Eight Lines, Steve Reich’s 1979 minimalist masterpiece, sounds nothing like the Renaissance polyphony of Josquin des Prez (c. 1450-1521). As I pointed out last week, Eight Lines is the music of twentieth century American capitalism with its repetitious advertising and slick popular music. Other commentators have noted obvious links between Reich’s minimalism and the circular music of Asia, such as the Balinese gamelan.
Yet, Steve Reich has been deeply influenced by the music of Pérotin and Josquin, among other early composers. In a 1987 interview with Edward Strickland, Reich drew parallels between his compositional techniques and the “isorhythmic motets of anywhere from from the thirteenth to the fifteenth centuries.” Regarding Eight Lines, he said,
I found recently in the “Agnus Dei” of Josquin’s Missa L’Homme armé, the upper voices going in very tight canon about an eighth note away from each other, and the lower voices singing the tune forwards and backwards in half and whole notes. And it really analyzes exactly the same as Octet [Eight Lines], the strings being the tenor and bass and the pianos and flutes being the women’s voices.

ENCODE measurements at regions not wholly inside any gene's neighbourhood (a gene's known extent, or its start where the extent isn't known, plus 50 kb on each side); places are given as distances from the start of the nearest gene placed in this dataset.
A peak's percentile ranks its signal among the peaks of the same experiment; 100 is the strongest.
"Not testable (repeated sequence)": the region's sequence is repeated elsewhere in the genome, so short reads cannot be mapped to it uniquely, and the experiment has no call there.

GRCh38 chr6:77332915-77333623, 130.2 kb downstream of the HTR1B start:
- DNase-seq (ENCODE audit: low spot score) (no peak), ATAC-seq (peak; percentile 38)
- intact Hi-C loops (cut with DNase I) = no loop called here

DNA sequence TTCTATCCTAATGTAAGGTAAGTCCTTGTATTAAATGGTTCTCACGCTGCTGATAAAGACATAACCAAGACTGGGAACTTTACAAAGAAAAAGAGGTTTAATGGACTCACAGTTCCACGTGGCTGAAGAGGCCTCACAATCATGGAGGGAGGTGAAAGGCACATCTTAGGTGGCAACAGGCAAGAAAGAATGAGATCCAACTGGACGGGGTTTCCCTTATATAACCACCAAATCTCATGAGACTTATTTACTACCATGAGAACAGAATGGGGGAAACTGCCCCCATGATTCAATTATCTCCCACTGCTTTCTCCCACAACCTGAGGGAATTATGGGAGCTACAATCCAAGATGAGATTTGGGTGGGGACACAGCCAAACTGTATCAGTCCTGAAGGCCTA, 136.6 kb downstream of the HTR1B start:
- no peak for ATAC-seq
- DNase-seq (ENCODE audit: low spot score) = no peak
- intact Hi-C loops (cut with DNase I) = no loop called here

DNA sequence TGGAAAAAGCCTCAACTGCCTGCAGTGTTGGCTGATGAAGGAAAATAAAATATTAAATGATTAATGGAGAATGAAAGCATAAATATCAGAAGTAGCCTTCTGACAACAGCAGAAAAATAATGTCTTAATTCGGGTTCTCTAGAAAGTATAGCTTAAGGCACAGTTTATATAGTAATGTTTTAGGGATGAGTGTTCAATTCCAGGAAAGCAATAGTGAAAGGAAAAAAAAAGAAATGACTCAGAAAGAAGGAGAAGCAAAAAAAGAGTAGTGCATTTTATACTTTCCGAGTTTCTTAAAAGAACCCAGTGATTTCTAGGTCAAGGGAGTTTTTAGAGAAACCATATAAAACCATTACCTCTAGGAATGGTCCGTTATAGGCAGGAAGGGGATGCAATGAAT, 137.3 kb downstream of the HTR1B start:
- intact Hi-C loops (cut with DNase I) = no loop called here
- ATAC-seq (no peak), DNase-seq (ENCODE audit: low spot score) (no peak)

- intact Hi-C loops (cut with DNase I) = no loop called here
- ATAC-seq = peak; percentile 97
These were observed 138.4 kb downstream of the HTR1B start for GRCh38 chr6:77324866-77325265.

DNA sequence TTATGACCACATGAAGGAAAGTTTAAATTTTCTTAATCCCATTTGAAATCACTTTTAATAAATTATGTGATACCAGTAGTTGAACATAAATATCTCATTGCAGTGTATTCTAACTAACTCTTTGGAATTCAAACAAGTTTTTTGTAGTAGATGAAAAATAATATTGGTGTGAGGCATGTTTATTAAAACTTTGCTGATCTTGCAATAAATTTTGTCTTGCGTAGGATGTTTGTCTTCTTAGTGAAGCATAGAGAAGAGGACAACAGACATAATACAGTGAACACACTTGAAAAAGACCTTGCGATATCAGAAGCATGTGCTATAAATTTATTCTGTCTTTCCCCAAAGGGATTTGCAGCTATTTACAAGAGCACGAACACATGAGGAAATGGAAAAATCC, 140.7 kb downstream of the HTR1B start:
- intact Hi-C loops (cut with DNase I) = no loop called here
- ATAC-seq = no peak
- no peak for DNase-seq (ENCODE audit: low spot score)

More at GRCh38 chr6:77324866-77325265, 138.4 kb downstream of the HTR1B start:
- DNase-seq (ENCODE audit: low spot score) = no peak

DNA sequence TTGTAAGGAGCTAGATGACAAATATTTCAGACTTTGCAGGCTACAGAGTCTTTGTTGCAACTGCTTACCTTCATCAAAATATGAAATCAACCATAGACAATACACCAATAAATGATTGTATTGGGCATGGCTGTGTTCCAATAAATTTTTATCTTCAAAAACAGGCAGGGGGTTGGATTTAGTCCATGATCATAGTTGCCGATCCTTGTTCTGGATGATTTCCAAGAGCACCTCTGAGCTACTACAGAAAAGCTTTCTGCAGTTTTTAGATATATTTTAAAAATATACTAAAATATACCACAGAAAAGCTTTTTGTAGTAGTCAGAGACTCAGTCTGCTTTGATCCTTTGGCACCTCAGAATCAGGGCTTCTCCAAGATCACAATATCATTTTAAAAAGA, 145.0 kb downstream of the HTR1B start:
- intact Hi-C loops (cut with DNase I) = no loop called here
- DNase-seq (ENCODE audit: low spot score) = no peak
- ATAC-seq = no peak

Around 1502, Josquin composed two masses which used the secular late medieval song, L’homme armé, as the basis for the cantus firmus. In early polyphonic music, the cantus firmus melody is often heard in long, sustained tones, over which new, florid lines emerge. The Missa L’homme Armé Sexti Toni (“sixth mode”) was the later of the two masses. The brilliant canonic Renaissance polyphony which Reich mentions can be heard in the third Agnus Dei. This is the radiantly consonant music which closes the Mass.
- Josquin: Missa L’homme Armé Sexti Toni, Peter Phillips, The Tallis Scholars hyperion-records.co.uk
Featured Image: Josquin’s presumed signature (JOSQUINJ) on the Sistine Chapel’s choir gallery wall